PPS- Sorry El Santo! No slight intended about the poll. I know this whole thing isn’t something you’re being super serious about, but some people just love to be offended at any opportunity. And some people love to take those jerks down a peg. *cough*

      • Honestly, I should have known someone like you would respond with righteous anger and fury. I did nothing more than give my opinion on the matter, and though it might not fall in line with the general consensus, that makes me neither entitled, nor a jerk. The fact that you would grasp for ad hominems for an internet discussion about comics is something I find quite offensive, really. Especially considering how this entire discussion that has been raging about the representation of women in media has a tendency to spiral out of control, with both sides resorting to vile insults, rather than proper arguments.

        As for the Strong Female Characters, they’re not a cliché. That’s my entire point. I can only recall one movie with similar characters, and that’s Suckerpunch. It’s not an issue in the industry. It was an entertaining gag at the time, but has lost relevance since then.

        The problem is that people treat equal rights as a zero sum game. Even you treat me as some sort of horrible person simply for pointing out that other issues exist. And simply put, these aren’t problems that are going to be solved one at a time. They’re all part of the greater whole. You tell me people should stand up for the issues that matter to them, but then tell me that I’m propagating “bullshit” for mentioning those that matter to me? That’s a bit contrarian, isn’t it? That’s the attitude that leaves me sour in this entire discussion. With all the focus on one, extremely narrow subject, dictated by box office success, I remind you there are larger issues at work here (like the ridiculous beauty ideal), and you lash out at me. Why?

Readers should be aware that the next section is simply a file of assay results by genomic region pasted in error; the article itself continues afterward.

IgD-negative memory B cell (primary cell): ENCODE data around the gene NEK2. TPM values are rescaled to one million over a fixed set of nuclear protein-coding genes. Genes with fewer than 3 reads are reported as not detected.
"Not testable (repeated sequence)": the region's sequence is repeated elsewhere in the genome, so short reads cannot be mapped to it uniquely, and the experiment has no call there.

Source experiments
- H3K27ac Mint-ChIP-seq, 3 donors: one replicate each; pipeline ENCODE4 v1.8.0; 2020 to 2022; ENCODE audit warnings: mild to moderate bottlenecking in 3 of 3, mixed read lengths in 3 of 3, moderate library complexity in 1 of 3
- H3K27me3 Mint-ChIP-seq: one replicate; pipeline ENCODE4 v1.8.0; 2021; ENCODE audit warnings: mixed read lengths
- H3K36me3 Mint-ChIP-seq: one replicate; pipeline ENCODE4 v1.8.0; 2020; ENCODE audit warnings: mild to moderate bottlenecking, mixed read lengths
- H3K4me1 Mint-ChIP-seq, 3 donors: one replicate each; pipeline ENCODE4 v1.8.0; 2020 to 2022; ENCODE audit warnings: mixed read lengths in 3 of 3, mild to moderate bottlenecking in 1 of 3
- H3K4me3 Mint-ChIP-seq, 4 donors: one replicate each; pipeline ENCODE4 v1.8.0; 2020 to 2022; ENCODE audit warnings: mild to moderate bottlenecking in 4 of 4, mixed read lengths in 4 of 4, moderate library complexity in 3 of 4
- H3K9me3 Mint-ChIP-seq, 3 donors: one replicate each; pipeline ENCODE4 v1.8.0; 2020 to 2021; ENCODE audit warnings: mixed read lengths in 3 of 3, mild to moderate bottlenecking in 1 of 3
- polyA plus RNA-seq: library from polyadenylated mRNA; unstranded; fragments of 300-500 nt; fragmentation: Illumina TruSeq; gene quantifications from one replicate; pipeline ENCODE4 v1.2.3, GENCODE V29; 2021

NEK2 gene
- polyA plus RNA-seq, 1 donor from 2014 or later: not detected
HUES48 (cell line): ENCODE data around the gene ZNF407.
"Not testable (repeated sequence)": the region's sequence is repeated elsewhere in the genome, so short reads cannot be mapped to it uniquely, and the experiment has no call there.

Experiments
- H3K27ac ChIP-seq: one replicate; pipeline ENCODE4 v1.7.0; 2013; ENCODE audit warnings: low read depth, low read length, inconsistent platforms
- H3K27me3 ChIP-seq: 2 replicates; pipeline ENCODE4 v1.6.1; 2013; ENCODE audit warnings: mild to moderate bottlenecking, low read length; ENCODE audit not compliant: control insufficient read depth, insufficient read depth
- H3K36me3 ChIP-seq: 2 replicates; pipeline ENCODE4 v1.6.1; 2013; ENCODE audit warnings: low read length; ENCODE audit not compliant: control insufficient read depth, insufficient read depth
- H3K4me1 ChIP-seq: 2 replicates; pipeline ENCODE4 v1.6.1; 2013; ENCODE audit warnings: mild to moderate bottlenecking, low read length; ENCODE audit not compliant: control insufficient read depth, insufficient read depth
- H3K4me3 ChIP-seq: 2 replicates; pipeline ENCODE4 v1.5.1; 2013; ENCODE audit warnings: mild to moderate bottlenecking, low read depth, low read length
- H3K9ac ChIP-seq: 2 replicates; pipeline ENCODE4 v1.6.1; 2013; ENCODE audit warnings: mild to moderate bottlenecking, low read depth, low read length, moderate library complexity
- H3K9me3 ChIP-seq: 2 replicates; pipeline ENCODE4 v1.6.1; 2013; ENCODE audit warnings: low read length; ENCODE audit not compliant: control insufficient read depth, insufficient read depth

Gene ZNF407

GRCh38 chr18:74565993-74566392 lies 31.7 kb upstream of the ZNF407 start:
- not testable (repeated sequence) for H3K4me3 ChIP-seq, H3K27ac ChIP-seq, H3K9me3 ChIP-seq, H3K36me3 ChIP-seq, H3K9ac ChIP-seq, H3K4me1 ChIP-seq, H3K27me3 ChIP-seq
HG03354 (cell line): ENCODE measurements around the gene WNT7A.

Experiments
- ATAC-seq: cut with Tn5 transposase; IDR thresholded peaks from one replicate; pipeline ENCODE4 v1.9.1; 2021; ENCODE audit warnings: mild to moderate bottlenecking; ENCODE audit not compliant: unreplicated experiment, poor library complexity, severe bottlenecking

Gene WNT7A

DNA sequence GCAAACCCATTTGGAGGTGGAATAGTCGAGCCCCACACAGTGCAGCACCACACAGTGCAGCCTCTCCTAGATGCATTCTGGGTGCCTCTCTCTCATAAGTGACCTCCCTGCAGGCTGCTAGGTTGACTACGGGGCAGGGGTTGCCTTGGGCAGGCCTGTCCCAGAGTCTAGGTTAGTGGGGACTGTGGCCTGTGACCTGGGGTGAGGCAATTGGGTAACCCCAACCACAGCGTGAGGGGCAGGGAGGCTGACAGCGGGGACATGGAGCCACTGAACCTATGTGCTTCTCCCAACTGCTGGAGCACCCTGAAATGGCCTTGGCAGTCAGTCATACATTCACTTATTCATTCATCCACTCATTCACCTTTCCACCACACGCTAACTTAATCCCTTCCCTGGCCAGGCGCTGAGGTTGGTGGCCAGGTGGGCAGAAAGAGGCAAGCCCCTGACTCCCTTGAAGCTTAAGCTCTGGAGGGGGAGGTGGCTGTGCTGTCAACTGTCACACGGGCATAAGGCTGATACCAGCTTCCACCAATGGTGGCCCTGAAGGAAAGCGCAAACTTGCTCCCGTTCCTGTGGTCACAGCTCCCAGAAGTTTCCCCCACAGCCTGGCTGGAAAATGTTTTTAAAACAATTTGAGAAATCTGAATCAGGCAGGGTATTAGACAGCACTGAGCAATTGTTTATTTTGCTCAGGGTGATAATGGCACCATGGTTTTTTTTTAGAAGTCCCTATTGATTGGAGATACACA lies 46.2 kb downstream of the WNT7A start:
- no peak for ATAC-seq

With the superhero issue, I find it quite paradoxical that people heap so much attention on what is still only one genre in the entire smorgasbord of comics. Even more so because the complaints people have are pretty much unique to that one genre. Covers like Catwoman up there don’t exist in any other genre. Silly, debasing costumes don’t exist outside of superhero comics (at least, not with so much regularity). More so, these things have been part of the superhero genre since its early beginnings. As someone who reads anything but superhero comics, I simply find it very confusing that people would posit loud demands, rather than read ANY of the other comics that already conform to those demands. Because the only way to let people know you don’t agree with the product they’re selling, is to stop buying it. Every issue sold is a message of support to the issues people claim to disagree with.

        But you’re right. I am entitled. To my own opinion, that is. One of them happens to be that Kate Beaton is overrated. It is my opinion that her art and humour are subpar, and I’m quite tired of seeing her portrayed as the saviour of the internet for making a doodle comic. That does not make me a jerk, and you not a knight in shining armour for defending her honour. You’ll just have to deal with the fact that different people have different opinions without resorting to insults.